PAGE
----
WestPoint Flexes Production Muscle
October 15, 2010,
In a recent interview, John Piazza, president and ceo, outlined some of the key opportunities: a major expansion into the international market; a multi-tiered approach to brand marketing; and a growing move into hospitality as the leading elements.
With the company's sales up by 24% to 25% in the first quarter, July and August up in double digits, and the outlook for the balance of the year in a similar mode, international can become a new target for the company's business, he noted. Overall, Piazza remarked, "I feel real good about our top line and see a real opportunity to grow."
"We're starting to catch this market; it's solid and profitable," he said, noting the company already has offices in China, London and Moscow. It was an exhibitor at Heimtextil this year as well as in Shanghai earlier this month where it proffered a great number of introductions, some not obviously substantive, but others showing potential for internal Chinese retail business, which is burgeoning.
In brand marketing, WestPoint Home is taking a somewhat different approach from many of its competitors - going upfront with a multi-level, multi-retailer, national power brand strategy. The latest to join this program is Hanes - an apparel- and hosiery-driven company where Piazza served for several decades; he prides himself on his involvement with the legendary L'Eggs hosiery program.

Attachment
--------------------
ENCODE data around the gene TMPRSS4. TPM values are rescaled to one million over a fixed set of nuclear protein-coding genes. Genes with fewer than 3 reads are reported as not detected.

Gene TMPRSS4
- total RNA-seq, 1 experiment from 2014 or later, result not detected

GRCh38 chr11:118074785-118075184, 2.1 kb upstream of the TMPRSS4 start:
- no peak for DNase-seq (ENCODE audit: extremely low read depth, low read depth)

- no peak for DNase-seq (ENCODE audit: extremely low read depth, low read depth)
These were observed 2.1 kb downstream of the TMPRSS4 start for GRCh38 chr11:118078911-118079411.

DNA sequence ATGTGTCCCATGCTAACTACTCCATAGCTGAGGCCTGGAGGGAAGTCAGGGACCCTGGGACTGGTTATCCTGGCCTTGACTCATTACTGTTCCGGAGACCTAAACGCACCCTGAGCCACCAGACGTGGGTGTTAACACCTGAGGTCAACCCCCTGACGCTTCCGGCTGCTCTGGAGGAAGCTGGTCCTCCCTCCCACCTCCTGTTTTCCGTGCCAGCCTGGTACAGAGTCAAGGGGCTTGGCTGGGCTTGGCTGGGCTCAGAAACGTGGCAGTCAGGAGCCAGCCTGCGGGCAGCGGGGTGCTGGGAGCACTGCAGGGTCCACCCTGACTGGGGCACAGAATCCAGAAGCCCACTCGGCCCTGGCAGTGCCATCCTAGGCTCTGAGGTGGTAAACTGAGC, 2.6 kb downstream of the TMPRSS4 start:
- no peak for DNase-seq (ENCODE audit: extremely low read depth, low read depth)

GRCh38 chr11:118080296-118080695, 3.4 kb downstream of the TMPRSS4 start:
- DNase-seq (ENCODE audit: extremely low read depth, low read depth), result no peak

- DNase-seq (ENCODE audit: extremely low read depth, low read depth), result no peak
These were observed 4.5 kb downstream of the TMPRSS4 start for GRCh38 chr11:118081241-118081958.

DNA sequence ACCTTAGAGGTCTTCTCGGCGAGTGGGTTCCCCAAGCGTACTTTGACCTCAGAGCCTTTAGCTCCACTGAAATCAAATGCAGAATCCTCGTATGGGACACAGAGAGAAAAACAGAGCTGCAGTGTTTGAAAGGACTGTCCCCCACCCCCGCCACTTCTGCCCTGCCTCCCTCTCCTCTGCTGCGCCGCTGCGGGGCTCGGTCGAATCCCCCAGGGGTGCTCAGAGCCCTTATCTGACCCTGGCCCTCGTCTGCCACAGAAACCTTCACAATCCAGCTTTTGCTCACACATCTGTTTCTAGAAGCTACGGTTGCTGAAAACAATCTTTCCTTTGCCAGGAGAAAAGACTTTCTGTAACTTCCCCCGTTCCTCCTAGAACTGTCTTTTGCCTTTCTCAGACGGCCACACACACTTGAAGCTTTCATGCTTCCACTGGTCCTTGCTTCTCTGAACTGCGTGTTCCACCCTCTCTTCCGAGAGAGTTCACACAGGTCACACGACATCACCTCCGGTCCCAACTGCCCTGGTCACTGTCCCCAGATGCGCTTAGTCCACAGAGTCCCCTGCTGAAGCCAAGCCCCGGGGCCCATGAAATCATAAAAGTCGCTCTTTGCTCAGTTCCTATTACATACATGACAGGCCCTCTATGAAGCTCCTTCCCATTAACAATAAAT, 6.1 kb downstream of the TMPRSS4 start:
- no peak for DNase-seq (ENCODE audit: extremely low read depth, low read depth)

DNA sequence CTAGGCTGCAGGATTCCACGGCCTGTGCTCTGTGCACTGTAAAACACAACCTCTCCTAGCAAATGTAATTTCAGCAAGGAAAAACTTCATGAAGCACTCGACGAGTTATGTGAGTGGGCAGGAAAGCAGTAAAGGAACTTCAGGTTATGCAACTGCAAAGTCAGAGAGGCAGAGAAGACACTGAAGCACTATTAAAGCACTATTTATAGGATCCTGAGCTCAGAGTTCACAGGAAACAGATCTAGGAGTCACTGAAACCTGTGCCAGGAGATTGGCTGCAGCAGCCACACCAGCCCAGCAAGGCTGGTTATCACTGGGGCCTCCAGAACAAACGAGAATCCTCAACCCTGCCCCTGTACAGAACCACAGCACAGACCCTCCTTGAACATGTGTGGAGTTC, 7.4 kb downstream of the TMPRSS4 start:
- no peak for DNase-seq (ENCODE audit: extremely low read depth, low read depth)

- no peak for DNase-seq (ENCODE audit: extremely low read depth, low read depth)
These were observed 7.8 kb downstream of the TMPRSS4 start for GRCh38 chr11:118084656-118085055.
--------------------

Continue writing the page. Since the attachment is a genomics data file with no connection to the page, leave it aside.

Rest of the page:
"Hanes is a power brand selling to many retailers at multi-levels," Piazza pointed out. "There also are sub-brands that offer a halo effect. It's a brand well known at all levels and offers the kind of stuff we're looking for."
He also pointed to the multi-tier effect of Izod, a brand acquired last year, and Caribbean Joe, which also comprise sub-brands: "They're both doing just fine."
In the hospitality market, which has been depressed globally for several years, the company "sees a real opportunity to grow" with negotiations now in progress for some headline names. "In fact, it's doing really well for us."
In terms of production, Piazza said, "We're going to leverage our internal capacity. We've been running full all year long, at both Lahore and Bahrain, and over the next several years we see these as a competitive advantage as we expand these facilities." He added, "We're still sourcing 40% of our product and want to get that down to 10% to 15%."
At the same time, he sees the challenges of yarns, duties and internal changes in China offering opportunities. "We see internal factories in the U.S. getting more valuable," Piazza said, citing the WestPoint plant in Shipley, Fla., as an example.